When choosing a retirement date, it’s important to consider the financial impact it’ll have on your family. Timing is incredibly important when it comes to Social Security. This is because the age at which you begin collecting has a lot of implications. The age at which you retire will not only determine how much you’ll receive for the rest of your life; it will also impact how much your spouse can receive via spousal or survivor benefits.
How will my spouse be affected by my retirement?
If you’ve been married for 2 years or more, then you and your spouse are entitled to spousal benefits. Typically, you’ll receive 50% of what your spouse is entitled to at their normal retirement age if that amount is higher than what you are entitled to through your own individual benefit. As an example, let’s say that you are entitled to $2,000 a month based on your work history. Let’s also assume that your spouse is entitled to $800 a month based on their work history. In this case, you will collect $2,000. However, rather than collecting their own benefit, your spouse will collect $1,000 (i.e. 50% of your amount).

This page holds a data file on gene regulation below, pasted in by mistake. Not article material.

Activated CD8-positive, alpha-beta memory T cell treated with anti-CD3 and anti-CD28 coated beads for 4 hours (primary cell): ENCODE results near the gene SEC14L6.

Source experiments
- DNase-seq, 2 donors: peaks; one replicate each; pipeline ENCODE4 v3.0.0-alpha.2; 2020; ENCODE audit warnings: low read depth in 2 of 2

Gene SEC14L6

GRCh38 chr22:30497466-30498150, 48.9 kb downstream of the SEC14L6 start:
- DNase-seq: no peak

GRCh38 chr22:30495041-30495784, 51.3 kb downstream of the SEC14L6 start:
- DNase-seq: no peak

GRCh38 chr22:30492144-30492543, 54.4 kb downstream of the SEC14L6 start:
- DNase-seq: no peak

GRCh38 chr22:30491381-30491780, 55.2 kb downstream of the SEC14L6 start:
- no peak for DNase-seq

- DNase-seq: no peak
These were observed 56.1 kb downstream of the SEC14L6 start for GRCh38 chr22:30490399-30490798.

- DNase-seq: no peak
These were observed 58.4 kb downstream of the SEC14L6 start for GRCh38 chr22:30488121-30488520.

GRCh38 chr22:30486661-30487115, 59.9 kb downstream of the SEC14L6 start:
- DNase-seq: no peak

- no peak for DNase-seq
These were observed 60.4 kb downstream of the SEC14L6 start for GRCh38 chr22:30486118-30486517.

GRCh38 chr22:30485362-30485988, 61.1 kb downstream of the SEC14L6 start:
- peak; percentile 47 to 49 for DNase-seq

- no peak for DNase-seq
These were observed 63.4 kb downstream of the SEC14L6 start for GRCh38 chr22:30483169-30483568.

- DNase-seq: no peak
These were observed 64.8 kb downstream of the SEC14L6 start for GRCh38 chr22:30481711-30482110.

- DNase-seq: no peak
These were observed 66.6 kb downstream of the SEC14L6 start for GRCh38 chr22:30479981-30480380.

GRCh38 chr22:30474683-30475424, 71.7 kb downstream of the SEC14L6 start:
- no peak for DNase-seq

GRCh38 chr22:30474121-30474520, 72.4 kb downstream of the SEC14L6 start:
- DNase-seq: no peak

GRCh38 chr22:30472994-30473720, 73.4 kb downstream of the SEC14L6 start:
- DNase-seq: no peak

The moment you file for spousal benefits, your spouse is required to start collecting their benefits as well. This means that regardless of your spouse’s age, your spouse will stop earning credits on their social security benefit. For example, if you start collecting spousal benefits when your spouse is 62, you would lock your spouse’s benefit at their minimum monthly amount. For this reason, it could be worthwhile to wait to begin collecting spousal benefits.
Keep in mind that a similar penalty applies to your spousal benefits. While you can start collecting spousal benefits as early as age 62, you’ll face a penalty on your benefit. You’ll only collect the full 50% of spousal benefits once you reach your Full Retirement Age. This is age 67 for anybody born in 1960 or after.
Many rest easier knowing that their loved ones will be taken care of if they were no longer around. This concern is particularly pressing among people who have been primary breadwinners in their families. Waiting longer to begin collecting is a wise choice if you have concerns about the financial well being of your spouse in the event of your passing. If you choose to start collecting your benefits early and made more money than your spouse, then your spouse will get less money in survivor benefits if you pass away first. For example, let’s assume you are collecting $2,000 a month. In the event of your passing, your spouse will be entitled to that full $2,000 at their Full Retirement Age. However, if you begin collecting early, your spouse will be entitled to a lower amount.